County History of Kent Vol. 3
1932 - Romano-British
Kent - Country Houses - Page 103
of most of them ends with the Constantinian period, but at Boxted and
Chatham there was nothing after the second century, while at Boughton
Monchelsea the latest coin is Valens, at Darenth the most recent is
Gratian, and at Aylesford, Hartlip and Greenwich (two of these being
possible shrines) the series ends with Honorius.
The indications (such as they are) show, then, that the
inhabitants of Kent began to build houses soon after the invasion, and
especially along the road and up the Darenth and the Medway valley, and
that the occupation, for the most part, ceased by the middle of the fourth
century. The evidence, however, is not really sufficient to warrant any
The details of the buildings are given below; they have been
arranged in alphabetical order and usually are to be found under the name
of the parish in which they occur.
1. ALLINGT0N.—Roman bricks and other remains have
been noticed at various times close to the site of Allington Castle, a
mile north of Maidstone, on the western bank of the Medway, and about 50
ft. above it. In particular, four large tiles from a pillar of a
hypocaust, with soot adhering to them, were dug up west of the Castle in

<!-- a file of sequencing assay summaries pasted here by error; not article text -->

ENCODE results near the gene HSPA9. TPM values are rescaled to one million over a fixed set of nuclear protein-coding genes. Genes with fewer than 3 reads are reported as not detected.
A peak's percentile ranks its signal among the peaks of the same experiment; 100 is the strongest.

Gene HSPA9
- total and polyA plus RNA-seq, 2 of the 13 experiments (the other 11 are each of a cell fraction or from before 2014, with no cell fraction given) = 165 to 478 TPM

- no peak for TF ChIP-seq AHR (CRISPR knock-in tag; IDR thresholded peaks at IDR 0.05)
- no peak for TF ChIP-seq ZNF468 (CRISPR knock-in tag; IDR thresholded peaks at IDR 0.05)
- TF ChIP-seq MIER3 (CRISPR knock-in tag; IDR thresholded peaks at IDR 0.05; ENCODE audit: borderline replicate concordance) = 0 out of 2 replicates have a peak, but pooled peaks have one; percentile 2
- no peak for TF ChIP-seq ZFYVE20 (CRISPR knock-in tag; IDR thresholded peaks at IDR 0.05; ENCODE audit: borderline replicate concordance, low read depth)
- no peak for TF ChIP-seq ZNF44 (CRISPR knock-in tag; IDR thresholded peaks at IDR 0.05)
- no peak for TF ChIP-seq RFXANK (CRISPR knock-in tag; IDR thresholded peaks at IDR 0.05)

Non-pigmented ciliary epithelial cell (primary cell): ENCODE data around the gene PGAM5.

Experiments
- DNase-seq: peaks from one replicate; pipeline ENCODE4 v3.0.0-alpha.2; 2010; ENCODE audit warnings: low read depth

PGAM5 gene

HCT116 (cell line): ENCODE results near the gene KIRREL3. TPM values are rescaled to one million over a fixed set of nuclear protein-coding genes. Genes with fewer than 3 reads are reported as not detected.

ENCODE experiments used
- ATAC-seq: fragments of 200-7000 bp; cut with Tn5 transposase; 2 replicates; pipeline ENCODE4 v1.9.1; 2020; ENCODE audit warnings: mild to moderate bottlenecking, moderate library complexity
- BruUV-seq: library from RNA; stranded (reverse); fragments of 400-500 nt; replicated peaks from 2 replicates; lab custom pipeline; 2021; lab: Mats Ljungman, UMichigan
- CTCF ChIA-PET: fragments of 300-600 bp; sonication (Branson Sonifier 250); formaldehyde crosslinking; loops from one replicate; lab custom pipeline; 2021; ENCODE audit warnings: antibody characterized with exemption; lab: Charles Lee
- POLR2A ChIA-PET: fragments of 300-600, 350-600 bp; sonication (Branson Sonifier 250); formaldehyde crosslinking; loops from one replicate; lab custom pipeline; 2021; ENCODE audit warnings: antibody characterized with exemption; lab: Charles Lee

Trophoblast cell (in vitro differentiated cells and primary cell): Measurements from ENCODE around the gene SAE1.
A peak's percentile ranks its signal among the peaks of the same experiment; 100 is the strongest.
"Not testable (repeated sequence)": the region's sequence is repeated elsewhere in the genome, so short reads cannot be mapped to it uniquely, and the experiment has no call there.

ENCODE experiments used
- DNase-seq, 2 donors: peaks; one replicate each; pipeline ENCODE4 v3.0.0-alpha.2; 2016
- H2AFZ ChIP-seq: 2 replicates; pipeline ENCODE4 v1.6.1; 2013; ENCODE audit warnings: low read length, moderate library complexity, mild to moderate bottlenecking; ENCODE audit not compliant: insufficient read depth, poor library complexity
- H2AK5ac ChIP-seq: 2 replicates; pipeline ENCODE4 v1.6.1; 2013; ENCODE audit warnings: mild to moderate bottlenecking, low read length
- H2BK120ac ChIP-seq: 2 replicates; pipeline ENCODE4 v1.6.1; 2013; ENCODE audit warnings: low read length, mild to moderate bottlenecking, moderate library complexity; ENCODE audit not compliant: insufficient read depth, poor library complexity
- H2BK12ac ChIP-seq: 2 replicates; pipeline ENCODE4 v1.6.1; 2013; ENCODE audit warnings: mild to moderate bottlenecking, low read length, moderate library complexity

1844.; tiles and other objects have been picked up under parts of the
Castle, in the road leading to it and in the moat, and the Kent Arch. Soc.’s
Museum and Maidstone Museum have wall-plaster, antefixes and common
potsherds, as well as coins and brooches of the first half of the first
century A.D.—a cemetery of the immediate pre-Roman period to which no
doubt also belongs the curious baked clay tomb (see Topographical Index).
Sir Martin Conway has suggested that as Allington is the nearest point on
a waterway where Kentish rag can be quarried, it was from this
neighbourhood that the stones for London’s Wall were obtained.5 For
a road connecting the site with Buckland, see roads, p. 138.
Fig 21 Plan of Foundations at Ash near
2. ASH NEAR WROTHAM.—The building shown
on fig. 21 was found in June 1914 in clearing woodland for an orchard on
Mr. G. Day’s farm, near the track from North Ash to Ash Church, on high
land to the east of the Darenth valley.6 The flint
foundations of a rectangular Walled inclosure measured 104. ft. by
53 ft.; a series of rooms at the end opposite the entrance probably formed
the dwelling-house, which included a sunk bath, 7 ft. square, lined
with plaster. A deep
5 For the 1844 find see Brit.
Arch. Assoc. Journ. ii (1847), 88; hence very briefly Arch.
Cant. i, 156; xv, 73. For other finds, 6-inch Ord. Sur. Map,
sheet xxxi S.E. and xlii N.W. and name-books at Southampton; for early
finds, J. P. Bushe-Fox, The Late Celtic Urnfield at Swarling (Soc. of
Antiq. Research Rep. 192 5), pp. 19, 20; Arch. lii, 350.
6 F. Haverfield, Roman Britain in 1914
(Oxford, 1915) p. 25. Letter from Mr. James Kirk.
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